In honor of Shark Week, it's time to look at who the real sharks in sports are, starting with powerful baseball player agent Scott Boras. The ultimate shark in the murky waters of baseball player representation, Boras has most of the league's top players signed to his agency, and has negotiated some of the richest contracts in the history of sports.
Beane returned the A's to respectability and revolutionized player evaluation in baseball, but Michael Lewis' profile of Beane in Moneyball put a target on his back. Beane was pictured in the book as a shark swimming with guppies.
Jupiter Hammerheads, Florida State League
The Hammerheads must be looking for a truly rare vintage because they've been down in the cellar of the Florida State league for most of the season. The Class A advanced affiliate of the Florida Marlins is a holding pen for some of the Marlin's top young prospects.
Carter is widely accepted as the adviser with the strongest personal connection to LeBron James and as having the most influence over James' personal and business decisions. A former high school teammate of James, Carter latched on and started building his own reputation by taking on a powerful role in James' career.
Willie Mosconi & Minnesota Fats
Pool shark Willie Mosconi (pictured) won the World Straight Pool Championships 15 times between 1941 and 1957, and Rudolf Walter Wanderone, Jr., or Minnesota Fats as he was known, was inducted into the Billiard Congress of America Hall of Fame in 1984.
With 14 Olympic gold medals, Phelps without a doubt qualifies as a shark in the pool.
Tark the Shark won 990 games in his collegiate coaching career, including the 1990 NCAA Tournament Championship, and led three different schools to 20-win seasons.
Doyle Brunson & Johnny Chan
Card shark Doyle Brunson (pictured) has taken home 10 World Series of Poker bracelets and was the first poker player to take home $1 million in tournament winnings. Johnny Chan is tied for second most WSOP bracelets with Brunson (10) behind Phil Helmuth (11).
San Jose Sharks
These Sharks played in the Cow Pavilion in their first two seasons in existence. Each time the Sharks are on the power play, the Jaws theme song is played. Recently, though, the Sharks have lacked bite in the postseason. Despite finishing at least second in their division the past five years, the Sharks have made it no further than the NHL conference finals.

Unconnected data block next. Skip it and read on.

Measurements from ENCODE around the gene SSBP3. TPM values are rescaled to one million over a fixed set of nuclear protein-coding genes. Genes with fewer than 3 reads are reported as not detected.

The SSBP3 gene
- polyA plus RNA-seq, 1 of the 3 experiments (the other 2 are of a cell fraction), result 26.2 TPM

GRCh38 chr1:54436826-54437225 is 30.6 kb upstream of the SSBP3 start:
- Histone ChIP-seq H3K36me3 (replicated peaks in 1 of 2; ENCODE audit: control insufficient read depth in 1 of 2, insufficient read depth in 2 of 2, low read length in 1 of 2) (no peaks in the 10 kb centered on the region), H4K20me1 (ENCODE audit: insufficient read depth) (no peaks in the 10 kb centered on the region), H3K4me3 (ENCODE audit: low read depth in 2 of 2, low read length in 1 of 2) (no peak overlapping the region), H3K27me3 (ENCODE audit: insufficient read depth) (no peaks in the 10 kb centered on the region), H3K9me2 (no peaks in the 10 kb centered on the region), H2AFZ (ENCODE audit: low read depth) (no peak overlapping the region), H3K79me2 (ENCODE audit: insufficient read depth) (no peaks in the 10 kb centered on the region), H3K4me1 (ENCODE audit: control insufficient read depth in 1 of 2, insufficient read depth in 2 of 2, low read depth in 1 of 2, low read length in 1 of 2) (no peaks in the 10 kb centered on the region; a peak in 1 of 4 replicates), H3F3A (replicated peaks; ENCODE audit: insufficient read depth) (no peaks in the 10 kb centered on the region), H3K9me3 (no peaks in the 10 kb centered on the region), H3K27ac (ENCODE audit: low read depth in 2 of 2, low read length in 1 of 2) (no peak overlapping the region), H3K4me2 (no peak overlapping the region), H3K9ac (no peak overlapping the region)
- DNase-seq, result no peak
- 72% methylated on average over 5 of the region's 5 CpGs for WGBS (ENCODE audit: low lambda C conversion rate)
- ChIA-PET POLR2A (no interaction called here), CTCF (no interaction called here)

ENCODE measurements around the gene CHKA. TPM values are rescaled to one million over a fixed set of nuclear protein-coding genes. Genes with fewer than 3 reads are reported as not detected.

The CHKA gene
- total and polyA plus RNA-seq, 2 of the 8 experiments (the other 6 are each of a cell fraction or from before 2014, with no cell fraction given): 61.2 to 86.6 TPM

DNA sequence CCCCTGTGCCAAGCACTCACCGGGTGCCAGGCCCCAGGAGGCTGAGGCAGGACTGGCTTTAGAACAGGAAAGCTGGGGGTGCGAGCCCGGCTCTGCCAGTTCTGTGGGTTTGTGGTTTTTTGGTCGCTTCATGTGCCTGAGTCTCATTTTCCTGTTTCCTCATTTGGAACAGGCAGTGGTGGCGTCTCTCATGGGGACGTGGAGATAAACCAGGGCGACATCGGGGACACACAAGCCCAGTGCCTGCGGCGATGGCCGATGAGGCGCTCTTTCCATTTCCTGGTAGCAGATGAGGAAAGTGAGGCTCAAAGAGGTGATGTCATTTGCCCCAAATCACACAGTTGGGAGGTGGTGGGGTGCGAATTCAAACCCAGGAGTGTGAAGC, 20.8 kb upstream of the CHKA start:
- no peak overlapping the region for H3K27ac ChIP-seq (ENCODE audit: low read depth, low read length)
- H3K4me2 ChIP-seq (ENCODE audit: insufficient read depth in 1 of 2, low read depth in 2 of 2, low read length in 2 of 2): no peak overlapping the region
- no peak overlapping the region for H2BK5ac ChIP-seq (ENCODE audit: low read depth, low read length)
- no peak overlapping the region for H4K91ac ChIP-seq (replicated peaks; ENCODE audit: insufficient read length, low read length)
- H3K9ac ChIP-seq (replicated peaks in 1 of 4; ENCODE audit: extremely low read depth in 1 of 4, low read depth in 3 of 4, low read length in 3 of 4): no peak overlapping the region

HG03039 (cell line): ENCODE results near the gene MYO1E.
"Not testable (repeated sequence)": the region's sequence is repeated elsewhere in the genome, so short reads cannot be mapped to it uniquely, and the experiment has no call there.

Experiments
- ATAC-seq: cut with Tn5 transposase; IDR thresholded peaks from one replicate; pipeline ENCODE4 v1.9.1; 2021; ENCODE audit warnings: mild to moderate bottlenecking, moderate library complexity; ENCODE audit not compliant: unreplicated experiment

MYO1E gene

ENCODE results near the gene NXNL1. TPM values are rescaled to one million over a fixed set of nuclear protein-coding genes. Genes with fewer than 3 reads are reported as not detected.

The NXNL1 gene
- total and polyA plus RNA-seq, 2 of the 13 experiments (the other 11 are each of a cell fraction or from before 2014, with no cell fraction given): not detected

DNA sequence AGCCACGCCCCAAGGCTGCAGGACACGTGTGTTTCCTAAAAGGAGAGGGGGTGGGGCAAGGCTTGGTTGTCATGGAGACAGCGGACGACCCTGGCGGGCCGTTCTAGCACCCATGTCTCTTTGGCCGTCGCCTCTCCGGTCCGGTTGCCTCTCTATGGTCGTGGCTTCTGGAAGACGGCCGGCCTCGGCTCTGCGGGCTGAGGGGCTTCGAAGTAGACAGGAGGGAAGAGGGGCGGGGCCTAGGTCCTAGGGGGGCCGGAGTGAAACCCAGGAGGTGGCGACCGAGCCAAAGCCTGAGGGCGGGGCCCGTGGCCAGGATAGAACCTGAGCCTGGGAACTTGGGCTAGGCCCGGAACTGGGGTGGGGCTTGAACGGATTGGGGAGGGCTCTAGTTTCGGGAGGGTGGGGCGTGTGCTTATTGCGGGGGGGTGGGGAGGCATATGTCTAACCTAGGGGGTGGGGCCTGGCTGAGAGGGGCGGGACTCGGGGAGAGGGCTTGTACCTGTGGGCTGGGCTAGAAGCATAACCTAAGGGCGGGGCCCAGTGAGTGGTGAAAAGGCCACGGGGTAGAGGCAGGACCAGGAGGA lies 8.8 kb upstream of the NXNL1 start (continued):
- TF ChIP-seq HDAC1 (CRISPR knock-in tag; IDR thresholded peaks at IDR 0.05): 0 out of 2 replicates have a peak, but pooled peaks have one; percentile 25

Known more commonly as "Worldwide Wes," he is considered a major power broker in the NBA and one of the most influential personalities in the sport. His relationship with LeBron James gained him notoriety in the summer of 2010, but Wesley is also close with other past and present NBA players such as Allen Iverson, Richard Hamilton and Michael Jordan.
Calipari takes a bite out of the top of many recruiting classes, but with that has come questions. He is the only coach in NCAA history to have a Final Four appearance vacated at more than one school -- UMass in 1996 and Memphis in 2008.
Legendary for securing big fights through the years, King started with the "Rumble in the Jungle" in 1974. The following year, he firmly established his position as a titan in the industry, organizing the "Thrilla in Manila." But King has also been investigated for possible connections to mob boss John Gotti, and he has had several lawsuits filed against him.
Riley preyed on this year's free-agent class for years, clearing up cap space in preparation for the summer of 2010. In the end, he got what he wanted: Dwayne Wade returned to South Beach, and Chris Bosh and LeBron James brought their talents there as well.
Though Jordan jumped the shark when he retired from basketball in the middle of his career to pursue professional baseball, he is by and large considered the best player in NBA history. His skill, which led the Bulls to six NBA championships, was matched by his marketability off the court.
Thomas was a 12-time NBA All-Star and two-time NBA champion with the "Bad Boy" Pistons during his playing career. As an executive and head coach, his record isn't as flattering. Thomas is only 187-223 as an NBA head coach, and he is vilified in New York after leading the Knicks into mediocrity and salary cap trouble.
Norman is commonly called "The Great White Shark" or just "The Shark," alluding to his aggressive golf style. Norman has capitalized on the nickname, making his official website shark-centric and developing a multi-national corporation called Great White Shark Enterprises in 1994.